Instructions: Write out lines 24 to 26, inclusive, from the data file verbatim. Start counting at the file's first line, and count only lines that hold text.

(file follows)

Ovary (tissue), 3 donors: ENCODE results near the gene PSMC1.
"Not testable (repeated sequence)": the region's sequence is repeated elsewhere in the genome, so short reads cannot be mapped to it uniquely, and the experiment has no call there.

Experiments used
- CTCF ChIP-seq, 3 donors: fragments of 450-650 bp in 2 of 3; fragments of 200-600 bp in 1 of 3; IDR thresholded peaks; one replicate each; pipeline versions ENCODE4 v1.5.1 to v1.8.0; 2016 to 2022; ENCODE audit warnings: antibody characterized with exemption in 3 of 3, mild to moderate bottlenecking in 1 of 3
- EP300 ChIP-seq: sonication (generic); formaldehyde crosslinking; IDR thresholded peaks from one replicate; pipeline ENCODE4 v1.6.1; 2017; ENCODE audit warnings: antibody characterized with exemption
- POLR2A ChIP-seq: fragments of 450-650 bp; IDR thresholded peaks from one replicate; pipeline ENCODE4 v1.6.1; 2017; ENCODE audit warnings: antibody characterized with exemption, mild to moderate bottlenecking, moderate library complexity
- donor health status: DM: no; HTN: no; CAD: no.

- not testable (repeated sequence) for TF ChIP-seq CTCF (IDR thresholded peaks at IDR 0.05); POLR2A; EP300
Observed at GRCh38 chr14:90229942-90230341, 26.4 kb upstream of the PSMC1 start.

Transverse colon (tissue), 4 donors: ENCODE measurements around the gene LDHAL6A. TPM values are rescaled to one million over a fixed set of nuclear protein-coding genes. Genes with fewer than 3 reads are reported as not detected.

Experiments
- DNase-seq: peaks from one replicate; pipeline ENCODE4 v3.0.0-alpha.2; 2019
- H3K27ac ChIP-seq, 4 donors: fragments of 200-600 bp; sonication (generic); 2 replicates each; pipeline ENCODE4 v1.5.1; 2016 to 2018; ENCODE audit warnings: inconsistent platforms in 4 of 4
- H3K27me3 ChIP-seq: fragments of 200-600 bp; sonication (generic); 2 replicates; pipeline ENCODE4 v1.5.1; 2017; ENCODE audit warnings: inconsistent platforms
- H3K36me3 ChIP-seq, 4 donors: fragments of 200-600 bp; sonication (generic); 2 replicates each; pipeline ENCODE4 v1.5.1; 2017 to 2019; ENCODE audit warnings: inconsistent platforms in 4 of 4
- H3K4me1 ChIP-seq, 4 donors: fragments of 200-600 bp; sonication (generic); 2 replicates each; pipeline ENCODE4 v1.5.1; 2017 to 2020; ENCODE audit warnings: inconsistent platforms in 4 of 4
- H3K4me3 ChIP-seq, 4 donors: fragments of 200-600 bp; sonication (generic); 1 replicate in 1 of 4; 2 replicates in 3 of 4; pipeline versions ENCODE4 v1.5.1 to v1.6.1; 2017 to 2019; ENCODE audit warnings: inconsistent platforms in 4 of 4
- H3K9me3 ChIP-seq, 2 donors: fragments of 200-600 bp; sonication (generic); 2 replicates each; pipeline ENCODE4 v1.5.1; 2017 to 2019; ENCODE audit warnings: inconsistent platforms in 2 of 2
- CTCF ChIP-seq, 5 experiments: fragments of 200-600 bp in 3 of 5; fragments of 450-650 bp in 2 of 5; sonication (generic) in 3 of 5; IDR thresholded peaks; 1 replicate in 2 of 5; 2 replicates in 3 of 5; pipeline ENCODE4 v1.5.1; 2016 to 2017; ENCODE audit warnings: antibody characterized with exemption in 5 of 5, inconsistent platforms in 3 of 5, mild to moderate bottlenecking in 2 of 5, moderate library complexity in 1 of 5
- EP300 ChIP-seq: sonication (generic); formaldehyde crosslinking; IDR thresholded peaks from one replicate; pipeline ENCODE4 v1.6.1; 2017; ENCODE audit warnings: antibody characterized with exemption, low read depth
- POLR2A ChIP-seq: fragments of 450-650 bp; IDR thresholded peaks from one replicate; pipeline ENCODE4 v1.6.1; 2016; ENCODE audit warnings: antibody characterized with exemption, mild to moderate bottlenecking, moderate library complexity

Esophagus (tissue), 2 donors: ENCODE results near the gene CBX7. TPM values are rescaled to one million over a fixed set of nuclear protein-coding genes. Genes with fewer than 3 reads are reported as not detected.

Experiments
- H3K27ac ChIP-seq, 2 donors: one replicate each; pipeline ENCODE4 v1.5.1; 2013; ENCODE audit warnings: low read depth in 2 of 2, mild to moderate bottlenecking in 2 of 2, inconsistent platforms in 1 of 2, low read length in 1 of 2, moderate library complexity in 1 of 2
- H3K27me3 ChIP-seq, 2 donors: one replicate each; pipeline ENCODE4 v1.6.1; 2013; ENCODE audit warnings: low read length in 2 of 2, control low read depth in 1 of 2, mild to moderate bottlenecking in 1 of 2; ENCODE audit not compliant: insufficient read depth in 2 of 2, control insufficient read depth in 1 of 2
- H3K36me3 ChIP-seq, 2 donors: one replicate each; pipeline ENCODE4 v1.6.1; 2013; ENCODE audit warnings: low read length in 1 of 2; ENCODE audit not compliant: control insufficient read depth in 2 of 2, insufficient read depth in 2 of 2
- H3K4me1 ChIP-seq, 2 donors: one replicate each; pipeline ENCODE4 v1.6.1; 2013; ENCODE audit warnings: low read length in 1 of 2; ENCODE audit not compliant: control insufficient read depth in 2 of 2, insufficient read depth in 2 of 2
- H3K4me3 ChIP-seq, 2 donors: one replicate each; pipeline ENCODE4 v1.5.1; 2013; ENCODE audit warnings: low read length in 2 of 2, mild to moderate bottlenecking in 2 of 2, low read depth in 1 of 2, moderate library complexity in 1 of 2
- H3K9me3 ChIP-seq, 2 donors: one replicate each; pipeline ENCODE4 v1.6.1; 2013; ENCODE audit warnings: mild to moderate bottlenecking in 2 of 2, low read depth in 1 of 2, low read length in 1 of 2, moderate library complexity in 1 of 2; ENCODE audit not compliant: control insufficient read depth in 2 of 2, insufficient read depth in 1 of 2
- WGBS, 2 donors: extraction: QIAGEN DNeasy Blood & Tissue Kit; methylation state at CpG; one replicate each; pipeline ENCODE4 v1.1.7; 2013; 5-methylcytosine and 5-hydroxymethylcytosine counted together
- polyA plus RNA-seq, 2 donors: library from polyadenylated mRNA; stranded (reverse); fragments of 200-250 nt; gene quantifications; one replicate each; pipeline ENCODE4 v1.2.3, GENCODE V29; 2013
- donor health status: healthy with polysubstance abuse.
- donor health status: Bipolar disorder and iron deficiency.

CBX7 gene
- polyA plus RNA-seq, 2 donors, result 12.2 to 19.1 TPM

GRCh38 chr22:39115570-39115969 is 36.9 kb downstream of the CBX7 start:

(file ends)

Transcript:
- H3K27ac ChIP-seq, 2 donors: one replicate each; pipeline ENCODE4 v1.5.1; 2013; ENCODE audit warnings: low read depth in 2 of 2, mild to moderate bottlenecking in 2 of 2, inconsistent platforms in 1 of 2, low read length in 1 of 2, moderate library complexity in 1 of 2
- H3K27me3 ChIP-seq, 2 donors: one replicate each; pipeline ENCODE4 v1.6.1; 2013; ENCODE audit warnings: low read length in 2 of 2, control low read depth in 1 of 2, mild to moderate bottlenecking in 1 of 2; ENCODE audit not compliant: insufficient read depth in 2 of 2, control insufficient read depth in 1 of 2
- H3K36me3 ChIP-seq, 2 donors: one replicate each; pipeline ENCODE4 v1.6.1; 2013; ENCODE audit warnings: low read length in 1 of 2; ENCODE audit not compliant: control insufficient read depth in 2 of 2, insufficient read depth in 2 of 2